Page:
So if fissile materials tend to blow themselves apart if they undergo fission for too long, how are nuclear bombs engineered to release all of the energy at once? I've read that the fission reaction is catalyzed in the primary (essentially a fission bomb) by detonating the explosives placed around it, but how does that prevent the fissile material from blowing itself apart? Why doesn't the fissile material (or the whole bomb) just blow apart to pieces when the explosives go off?

    And the next part is also a bit confusing. So once the primary starts its fission reaction, the energy is transferred to the secondary (lithuim-6 deuteride surrounded by uranium 235, Wikipedia has a picture http://en.wikipedia.org/wiki/File:W-88_warhead_detail.png). The energy will start a fusion reaction in the secondary, using lithium-6 deuteride as fuel. According to http://en.wikipedia.org/wiki/Nuclear_fusion#Inertial_confinement , fusion is made possible when the fusion fuel is "imploded" by X-rays from the fission reaction of the secondary. How is this possible? I thought an X-ray is just high frequency wave of light...
    Last edited by a moderator: Apr 24, 2017
  15. Jan 20, 2010 #14


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    Most weapons are an implosion type. Explosive compress a sphere of fissile material long enough to allow a sufficient number of generations of 'prompt' neutrons to be generated in a few microseconds. The fissile material does blow itself apart - which is the nuclear detonation.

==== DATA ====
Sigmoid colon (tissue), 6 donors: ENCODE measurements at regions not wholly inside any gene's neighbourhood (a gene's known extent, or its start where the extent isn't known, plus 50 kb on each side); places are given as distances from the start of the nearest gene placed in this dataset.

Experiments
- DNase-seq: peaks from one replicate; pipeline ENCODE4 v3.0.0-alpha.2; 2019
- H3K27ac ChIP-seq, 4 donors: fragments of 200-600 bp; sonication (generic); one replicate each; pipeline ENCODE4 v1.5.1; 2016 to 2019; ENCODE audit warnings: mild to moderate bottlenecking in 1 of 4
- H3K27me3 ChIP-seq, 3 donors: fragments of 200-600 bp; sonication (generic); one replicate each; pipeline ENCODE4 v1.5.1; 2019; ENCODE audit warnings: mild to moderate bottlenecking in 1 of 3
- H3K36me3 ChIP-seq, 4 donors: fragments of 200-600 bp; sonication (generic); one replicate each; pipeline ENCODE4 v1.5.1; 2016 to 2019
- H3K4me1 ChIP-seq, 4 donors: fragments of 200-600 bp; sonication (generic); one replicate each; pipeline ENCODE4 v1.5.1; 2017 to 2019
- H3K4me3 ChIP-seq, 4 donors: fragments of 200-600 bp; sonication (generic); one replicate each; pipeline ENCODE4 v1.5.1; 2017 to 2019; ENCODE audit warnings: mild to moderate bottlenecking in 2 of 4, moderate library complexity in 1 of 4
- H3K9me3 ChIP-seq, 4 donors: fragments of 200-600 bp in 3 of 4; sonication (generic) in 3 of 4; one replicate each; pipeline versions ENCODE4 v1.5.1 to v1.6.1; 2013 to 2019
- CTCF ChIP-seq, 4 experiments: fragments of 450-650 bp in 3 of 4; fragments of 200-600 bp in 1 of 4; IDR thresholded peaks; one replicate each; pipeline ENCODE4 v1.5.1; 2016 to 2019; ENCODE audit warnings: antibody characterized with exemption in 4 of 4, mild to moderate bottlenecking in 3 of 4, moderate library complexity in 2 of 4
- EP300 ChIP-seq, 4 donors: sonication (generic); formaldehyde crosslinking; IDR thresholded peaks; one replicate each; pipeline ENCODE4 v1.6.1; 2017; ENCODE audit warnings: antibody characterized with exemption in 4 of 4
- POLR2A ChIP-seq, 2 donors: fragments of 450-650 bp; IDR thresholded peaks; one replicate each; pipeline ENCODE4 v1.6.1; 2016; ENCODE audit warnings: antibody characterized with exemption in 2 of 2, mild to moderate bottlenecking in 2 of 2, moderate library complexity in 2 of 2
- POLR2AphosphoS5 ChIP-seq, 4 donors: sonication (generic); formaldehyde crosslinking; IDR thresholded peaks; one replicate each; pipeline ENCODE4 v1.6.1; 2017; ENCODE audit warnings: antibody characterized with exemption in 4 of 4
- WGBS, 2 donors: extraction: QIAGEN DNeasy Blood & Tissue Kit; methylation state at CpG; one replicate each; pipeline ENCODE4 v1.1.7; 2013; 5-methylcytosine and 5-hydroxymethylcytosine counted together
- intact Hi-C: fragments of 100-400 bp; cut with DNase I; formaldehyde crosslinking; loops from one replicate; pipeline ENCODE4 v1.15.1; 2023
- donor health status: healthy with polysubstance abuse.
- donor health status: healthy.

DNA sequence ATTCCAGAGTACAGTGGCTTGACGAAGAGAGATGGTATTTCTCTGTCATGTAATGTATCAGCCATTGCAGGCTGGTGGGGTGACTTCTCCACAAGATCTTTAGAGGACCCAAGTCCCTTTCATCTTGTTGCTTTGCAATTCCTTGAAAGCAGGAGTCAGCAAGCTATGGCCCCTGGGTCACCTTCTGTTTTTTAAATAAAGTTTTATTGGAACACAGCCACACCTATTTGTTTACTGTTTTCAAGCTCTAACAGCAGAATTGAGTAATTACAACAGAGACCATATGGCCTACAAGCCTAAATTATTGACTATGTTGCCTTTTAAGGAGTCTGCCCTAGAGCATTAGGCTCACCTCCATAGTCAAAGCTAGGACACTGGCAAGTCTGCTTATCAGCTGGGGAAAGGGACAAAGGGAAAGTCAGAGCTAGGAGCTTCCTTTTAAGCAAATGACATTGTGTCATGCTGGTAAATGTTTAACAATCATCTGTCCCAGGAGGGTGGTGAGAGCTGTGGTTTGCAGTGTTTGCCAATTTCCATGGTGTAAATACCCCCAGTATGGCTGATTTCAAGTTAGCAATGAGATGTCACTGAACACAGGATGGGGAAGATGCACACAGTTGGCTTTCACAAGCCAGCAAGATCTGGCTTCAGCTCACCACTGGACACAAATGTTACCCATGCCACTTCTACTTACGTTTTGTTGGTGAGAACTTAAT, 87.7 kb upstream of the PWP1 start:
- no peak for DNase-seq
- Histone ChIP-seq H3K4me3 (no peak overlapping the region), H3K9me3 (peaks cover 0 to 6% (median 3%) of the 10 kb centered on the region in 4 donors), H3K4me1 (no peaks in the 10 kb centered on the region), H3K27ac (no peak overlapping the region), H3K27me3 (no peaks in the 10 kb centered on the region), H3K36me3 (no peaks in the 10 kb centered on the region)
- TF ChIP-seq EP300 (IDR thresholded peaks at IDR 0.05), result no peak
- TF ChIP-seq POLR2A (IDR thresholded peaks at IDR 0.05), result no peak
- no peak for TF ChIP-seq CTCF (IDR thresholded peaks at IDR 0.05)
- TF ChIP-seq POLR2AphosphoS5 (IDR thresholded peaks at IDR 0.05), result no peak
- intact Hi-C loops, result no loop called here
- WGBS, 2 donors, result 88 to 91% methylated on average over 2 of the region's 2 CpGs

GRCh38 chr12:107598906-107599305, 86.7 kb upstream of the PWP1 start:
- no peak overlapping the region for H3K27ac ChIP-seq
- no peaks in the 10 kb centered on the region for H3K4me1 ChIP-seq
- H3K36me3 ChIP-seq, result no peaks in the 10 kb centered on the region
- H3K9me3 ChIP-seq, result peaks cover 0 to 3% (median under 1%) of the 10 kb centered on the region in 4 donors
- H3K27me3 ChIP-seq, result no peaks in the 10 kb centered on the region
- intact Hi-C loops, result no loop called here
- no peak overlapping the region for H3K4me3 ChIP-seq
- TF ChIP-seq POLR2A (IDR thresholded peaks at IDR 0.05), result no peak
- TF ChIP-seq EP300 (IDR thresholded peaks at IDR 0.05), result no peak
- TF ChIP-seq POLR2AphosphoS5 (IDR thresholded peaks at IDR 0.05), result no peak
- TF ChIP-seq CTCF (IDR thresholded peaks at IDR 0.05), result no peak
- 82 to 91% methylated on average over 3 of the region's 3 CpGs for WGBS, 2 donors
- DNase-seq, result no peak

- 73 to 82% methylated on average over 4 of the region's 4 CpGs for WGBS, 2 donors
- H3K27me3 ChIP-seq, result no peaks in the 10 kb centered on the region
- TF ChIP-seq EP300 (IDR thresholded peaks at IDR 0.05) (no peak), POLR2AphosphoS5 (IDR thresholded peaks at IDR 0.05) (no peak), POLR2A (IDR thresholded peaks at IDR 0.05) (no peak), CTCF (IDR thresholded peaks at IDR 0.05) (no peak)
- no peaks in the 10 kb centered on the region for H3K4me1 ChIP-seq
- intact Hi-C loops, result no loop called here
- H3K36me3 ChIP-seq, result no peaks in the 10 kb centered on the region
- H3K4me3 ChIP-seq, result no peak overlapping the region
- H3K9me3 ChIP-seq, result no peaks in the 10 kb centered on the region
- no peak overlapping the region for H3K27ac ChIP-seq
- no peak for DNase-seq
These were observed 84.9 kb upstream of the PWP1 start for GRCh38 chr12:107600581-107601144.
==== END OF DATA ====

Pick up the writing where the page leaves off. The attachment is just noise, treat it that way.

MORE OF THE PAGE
The nuclear detonation produces an intense burst of gamma (from the nuclei) and X-rays (from atomic electrons). The X-rays are focussed by a special lens and a directed to a volume of material such as LiD which is heated to temperatures sufficient for fusion. If the volume of fusile material is surrounded by a fissile material, then the primary fissile detonator would cause that fissile material to fission, which has a great effect than a chemical explosive, and the fusile material is compressed (imploded) and heated by gamma/X-rays such that fusion occurs.

    The process must occur in a matter of microseconds before the system is disrupted.
    Last edited by a moderator: Apr 24, 2017
  16. Jan 21, 2010 #15


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    Yes, this was in fact the strange property that made thermonuclear weapons possible: the way to "ignite" the fusion was not, as one would have thought, some mechanical/fluid shock wave (which turns out to be too slow), but rather radiation pressure. It is the radiation pressure from X-rays that makes the ignition possible and fast enough. In fact, this discovery was Ulam's, some say, against Teller's opinion, after which Teller claimed credit (and others say the opposite) but nevertheless it is called http://en.wikipedia.org/wiki/Teller%E2%80%93Ulam_design" [Broken].
    Last edited by a moderator: May 4, 2017
  17. Jan 21, 2010 #16
    To give you something to thing about, light has momentum equal to hv (Plank's constant times the frequency of the light). Many of the X-rays might escape, but there's still a lot of them in a small space - those will contribute to confinement/heating of fusion material.